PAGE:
Ask: Keanu Reeves
Keanu Reeves fields questions from fans, revealing the training and stunt work that makes "Matrix" action look effortless and giving a taste of the bikes and bands that keep him running.
Q: Was it fun to re-team with the cast of "The Matrix" after all this time? — Alisa
Reeves: Absolutely. I love everyone who I worked with. I felt so lucky and grateful to be around so many talented artists — and great people. It's been some of the best days of my life.
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Q: What did you do to get in shape for "The Matrix Reloaded"? What was the training like? — Jaime
Keanu Reeves: It was basically a couple of hours of stretching in the morning and then about an hour and a half of kicking. Then lunch. Then after lunch, warm up, a little more stretching and then work on either weapons or choreography. If there was no choreography, I'd work on weapons and more kicking, maybe punching and that's about it. And just trying to eat right, lift some weights, stuff like that. We started with four months of training before principle photography. If we were filming and there was a fight coming up, I would rehearse or train on the weekends. Sometimes, after filming, we do some weight training or conditioning training, which was basically just running. ... The whole experience of it was about 22 months.
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Q: What was it like doing all that crazy wire work? Was it hard? — Lindsey
Reeves: The funny thing about the wire is that when you don't do it right, it hurts. If you do it right, it's the easiest thing in the world. It's kinda like life, you know? You do it right — easy! You don't do it so well — hard! You have to give so much energy to make it look effortless. ... You got the wire behind, the thing is upside down, you're crashing into trees, you're landing on the ground. But if you have enough focused energy and you do it, then they are really fun and you're there.
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Q: I was wondering if you have an action figure of yourself. Is that weird at all? — Jeana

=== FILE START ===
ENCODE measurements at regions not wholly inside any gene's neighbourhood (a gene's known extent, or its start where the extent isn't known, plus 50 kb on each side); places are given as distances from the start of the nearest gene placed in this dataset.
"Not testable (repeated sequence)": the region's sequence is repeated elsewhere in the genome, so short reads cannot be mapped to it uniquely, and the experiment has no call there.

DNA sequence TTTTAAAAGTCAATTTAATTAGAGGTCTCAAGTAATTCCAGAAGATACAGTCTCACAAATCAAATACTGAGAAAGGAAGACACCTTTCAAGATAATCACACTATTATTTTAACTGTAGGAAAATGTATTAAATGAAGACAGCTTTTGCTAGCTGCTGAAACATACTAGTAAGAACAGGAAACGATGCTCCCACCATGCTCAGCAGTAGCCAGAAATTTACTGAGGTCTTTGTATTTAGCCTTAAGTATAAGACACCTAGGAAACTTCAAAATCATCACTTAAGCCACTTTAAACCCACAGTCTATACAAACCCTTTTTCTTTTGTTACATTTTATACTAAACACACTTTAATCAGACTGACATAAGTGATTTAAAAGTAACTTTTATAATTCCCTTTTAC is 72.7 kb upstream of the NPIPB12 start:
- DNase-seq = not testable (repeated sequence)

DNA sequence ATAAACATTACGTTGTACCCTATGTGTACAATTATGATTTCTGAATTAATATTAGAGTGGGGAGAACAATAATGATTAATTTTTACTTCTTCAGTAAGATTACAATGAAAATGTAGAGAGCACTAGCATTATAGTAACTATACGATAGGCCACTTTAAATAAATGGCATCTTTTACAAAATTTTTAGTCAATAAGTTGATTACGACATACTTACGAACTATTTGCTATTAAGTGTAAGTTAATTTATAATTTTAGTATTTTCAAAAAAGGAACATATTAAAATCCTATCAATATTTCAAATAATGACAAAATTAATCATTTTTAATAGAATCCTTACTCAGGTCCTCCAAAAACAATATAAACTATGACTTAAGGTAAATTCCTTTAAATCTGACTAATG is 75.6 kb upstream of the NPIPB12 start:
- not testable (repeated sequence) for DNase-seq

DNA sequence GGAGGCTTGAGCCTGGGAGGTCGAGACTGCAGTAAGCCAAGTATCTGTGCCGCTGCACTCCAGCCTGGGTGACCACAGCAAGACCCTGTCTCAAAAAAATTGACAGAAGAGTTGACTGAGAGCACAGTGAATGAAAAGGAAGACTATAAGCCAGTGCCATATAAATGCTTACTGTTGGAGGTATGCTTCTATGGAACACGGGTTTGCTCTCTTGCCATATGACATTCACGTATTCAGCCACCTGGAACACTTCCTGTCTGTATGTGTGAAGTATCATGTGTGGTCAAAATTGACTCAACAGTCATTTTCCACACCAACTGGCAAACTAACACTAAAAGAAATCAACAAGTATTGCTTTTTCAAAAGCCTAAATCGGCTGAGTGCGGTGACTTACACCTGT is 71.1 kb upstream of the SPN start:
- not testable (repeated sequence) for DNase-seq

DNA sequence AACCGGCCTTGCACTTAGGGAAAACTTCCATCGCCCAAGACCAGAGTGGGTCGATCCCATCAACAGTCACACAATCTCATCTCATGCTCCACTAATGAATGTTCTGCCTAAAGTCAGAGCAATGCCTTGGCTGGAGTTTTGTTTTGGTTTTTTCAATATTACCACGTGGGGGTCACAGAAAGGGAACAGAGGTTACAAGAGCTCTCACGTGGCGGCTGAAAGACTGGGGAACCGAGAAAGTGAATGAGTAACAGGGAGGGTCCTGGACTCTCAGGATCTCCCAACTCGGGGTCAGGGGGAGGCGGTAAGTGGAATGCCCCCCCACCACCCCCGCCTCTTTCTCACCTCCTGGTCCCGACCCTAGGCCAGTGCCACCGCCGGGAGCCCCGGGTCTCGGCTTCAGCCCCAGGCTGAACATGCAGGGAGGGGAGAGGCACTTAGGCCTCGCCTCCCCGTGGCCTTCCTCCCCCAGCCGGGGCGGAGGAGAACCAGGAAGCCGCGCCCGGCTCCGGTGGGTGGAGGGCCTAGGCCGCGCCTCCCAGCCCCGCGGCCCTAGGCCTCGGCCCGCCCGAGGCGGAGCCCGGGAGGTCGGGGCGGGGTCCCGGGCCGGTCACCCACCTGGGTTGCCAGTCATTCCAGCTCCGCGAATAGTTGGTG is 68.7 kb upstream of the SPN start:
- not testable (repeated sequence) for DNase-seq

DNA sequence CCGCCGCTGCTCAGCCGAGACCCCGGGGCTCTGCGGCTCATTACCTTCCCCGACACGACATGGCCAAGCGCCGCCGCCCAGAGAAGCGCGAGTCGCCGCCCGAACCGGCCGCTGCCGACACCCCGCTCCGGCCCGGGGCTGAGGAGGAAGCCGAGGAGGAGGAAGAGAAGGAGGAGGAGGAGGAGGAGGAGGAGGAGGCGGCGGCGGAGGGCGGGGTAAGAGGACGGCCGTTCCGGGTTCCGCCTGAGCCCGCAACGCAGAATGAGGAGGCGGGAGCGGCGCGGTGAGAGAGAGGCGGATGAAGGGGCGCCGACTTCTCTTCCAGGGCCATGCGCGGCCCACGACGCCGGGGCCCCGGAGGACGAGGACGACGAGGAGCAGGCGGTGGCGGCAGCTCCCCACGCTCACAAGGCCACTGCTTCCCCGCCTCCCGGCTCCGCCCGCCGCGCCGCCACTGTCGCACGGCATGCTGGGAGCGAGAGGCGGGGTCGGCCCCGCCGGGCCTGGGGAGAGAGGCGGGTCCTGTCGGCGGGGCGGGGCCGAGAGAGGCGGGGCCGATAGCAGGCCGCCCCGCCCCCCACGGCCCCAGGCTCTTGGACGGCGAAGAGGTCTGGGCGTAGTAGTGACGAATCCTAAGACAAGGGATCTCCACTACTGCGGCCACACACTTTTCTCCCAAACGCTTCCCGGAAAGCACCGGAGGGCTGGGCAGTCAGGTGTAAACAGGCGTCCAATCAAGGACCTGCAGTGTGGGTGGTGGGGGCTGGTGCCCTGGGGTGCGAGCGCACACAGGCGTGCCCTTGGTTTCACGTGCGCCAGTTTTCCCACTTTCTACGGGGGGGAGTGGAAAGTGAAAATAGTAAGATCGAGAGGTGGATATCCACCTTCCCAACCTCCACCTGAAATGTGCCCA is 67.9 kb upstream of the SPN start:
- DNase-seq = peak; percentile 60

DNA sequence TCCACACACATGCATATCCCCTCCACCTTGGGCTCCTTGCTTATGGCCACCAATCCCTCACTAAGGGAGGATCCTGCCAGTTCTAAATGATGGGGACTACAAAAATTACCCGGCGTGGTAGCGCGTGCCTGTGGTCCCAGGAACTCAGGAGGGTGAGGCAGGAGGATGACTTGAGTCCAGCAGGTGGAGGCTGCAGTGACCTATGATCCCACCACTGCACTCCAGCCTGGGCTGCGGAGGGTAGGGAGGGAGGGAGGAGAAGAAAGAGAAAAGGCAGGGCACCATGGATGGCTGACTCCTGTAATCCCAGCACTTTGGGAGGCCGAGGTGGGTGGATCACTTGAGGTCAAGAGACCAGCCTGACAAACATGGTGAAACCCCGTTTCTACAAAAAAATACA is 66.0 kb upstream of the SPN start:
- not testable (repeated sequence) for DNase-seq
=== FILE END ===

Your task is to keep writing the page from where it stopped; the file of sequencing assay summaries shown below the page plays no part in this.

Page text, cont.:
Reeves: I do, actually. Is it weird? It's funny. My first one was in "Bill and Ted's Excellent Adventure." They had some Bill and Ted dolls that were quite hilarious. They also had the Bill and Ted cereal made by Purina, which was even funnier because, I don't know if you recall, but Purina was a famous maker of dog food. For "The Matrix" they have done some figures. Some of them are actually quite extraordinary. There are some that come out of Japan that are really well done. It's funny, but in a cool way, too. When I was in acting school, when I was 16, I didn't think there would be an action figure, but even now at 38 it is still kind of funny. But it's also really fun. I have a friend who collects them so he's like, "When do I get the dolls? Give me the dolls," and I'm like, "OK, man. You can have the dolls."
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Q: When you were shooting "The Matrix," did you think it would be as big as it became? — Renae
Reeves: No, I actually had no expectation. I knew that I really loved the script when I read it and really had a great experience making it and really enjoyed the film. I thought that Larry and Andrew Wachowski, the writers and directors, did an amazing job. And the actors in it and the performances ... I thought it was really a cool film, but I had no idea how people would react to it. It's very exciting right now just having all these films come out, that there is so much excitement about them. My friends are like, "I can't wait to see it." I feel very grateful and lucky to be a part of it. It's a once in a lifetime experience.
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Q: What's the next project you're going to work on after the "Matrix" movies? — Faren
Reeves: Right now I'm working on a film that has no title, directed by Nancy Meyers who did "What Women Want" with Mel Gibson. It's got Diane Keaton and Jack Nicholson in it. I play a doctor who falls for Diane Keaton. And Jack Nicholson falls for Diane Keaton. It's kind of a romantic comedy. it has been great to work with such extraordinary actors. Diane Keaton and Jack Nicholson — pretty fantastic.
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Q: I hear that you have a new band. Can you tell me about that? — Stephanie
Reeves: While Dogstar was in hibernation, the drummer, Robert Mailhouse, started and was part of another group. They were looking for a bass player, so I sat in with them and we meshed really well. We've played a couple of shows. We're making some demos. It's called Becky.
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Q: I hear you're really into motorcycles. What kind of bikes do you have? Can you do any tricks on them? — Jo
Reeves: The trick is trying to stay on. I have a couple of Norton Commandos. I have a '72 Combat Commando and a '73 850. Those are my prides and my joys. No tricks, just, you know, staying on and enjoying the scenery. Going there and coming back — that is, as fast as you can.